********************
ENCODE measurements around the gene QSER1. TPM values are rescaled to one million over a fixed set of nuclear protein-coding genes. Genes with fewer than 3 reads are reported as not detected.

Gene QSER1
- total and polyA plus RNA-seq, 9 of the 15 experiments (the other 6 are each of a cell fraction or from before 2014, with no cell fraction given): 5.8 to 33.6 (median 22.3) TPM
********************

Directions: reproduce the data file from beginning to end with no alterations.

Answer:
ENCODE measurements around the gene QSER1. TPM values are rescaled to one million over a fixed set of nuclear protein-coding genes. Genes with fewer than 3 reads are reported as not detected.

Gene QSER1
- total and polyA plus RNA-seq, 9 of the 15 experiments (the other 6 are each of a cell fraction or from before 2014, with no cell fraction given): 5.8 to 33.6 (median 22.3) TPM